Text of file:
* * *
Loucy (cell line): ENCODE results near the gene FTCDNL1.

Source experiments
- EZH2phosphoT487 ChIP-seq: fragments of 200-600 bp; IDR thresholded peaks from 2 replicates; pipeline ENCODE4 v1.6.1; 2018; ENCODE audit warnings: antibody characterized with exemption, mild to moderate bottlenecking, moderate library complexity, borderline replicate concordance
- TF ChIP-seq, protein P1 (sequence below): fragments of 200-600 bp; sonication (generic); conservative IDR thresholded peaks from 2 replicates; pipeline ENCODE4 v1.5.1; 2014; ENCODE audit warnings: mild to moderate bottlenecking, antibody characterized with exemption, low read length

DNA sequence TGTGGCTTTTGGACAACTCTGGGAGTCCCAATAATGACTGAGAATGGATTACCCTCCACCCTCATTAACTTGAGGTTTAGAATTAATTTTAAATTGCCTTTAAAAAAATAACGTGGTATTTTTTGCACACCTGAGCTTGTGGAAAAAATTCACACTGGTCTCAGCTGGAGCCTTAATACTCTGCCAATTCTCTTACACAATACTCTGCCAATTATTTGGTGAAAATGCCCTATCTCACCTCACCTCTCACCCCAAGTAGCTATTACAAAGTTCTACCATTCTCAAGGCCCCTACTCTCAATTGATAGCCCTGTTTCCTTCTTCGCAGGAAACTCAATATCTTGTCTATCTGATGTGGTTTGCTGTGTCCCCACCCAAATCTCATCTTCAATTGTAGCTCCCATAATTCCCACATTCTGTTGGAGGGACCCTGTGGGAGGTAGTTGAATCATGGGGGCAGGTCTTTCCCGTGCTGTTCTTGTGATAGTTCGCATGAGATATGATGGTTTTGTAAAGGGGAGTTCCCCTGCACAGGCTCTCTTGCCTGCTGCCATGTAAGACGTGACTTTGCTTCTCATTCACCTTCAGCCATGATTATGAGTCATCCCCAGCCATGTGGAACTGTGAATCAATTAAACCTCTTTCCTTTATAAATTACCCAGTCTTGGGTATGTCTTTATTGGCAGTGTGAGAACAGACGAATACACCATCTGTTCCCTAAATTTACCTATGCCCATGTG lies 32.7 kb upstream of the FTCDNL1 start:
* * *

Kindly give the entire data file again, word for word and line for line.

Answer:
Loucy (cell line): ENCODE results near the gene FTCDNL1.

Source experiments
- EZH2phosphoT487 ChIP-seq: fragments of 200-600 bp; IDR thresholded peaks from 2 replicates; pipeline ENCODE4 v1.6.1; 2018; ENCODE audit warnings: antibody characterized with exemption, mild to moderate bottlenecking, moderate library complexity, borderline replicate concordance
- TF ChIP-seq, protein P1 (sequence below): fragments of 200-600 bp; sonication (generic); conservative IDR thresholded peaks from 2 replicates; pipeline ENCODE4 v1.5.1; 2014; ENCODE audit warnings: mild to moderate bottlenecking, antibody characterized with exemption, low read length

DNA sequence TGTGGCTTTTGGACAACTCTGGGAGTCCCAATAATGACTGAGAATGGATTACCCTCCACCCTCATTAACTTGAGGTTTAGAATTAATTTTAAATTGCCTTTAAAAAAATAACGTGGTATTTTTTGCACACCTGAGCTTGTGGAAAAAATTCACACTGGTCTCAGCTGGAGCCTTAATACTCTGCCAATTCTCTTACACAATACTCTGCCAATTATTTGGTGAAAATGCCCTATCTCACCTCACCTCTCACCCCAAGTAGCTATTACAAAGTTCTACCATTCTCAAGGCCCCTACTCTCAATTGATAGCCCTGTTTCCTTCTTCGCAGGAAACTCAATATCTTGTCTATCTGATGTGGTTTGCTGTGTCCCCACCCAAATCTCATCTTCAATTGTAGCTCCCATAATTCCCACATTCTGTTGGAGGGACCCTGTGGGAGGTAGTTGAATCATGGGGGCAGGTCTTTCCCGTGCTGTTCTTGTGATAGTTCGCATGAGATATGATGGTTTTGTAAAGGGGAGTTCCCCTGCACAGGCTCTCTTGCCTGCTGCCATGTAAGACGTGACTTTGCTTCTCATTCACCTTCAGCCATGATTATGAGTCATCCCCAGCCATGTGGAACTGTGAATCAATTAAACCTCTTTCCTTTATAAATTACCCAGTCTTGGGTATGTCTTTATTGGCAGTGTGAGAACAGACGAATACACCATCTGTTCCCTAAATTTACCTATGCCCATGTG lies 32.7 kb upstream of the FTCDNL1 start: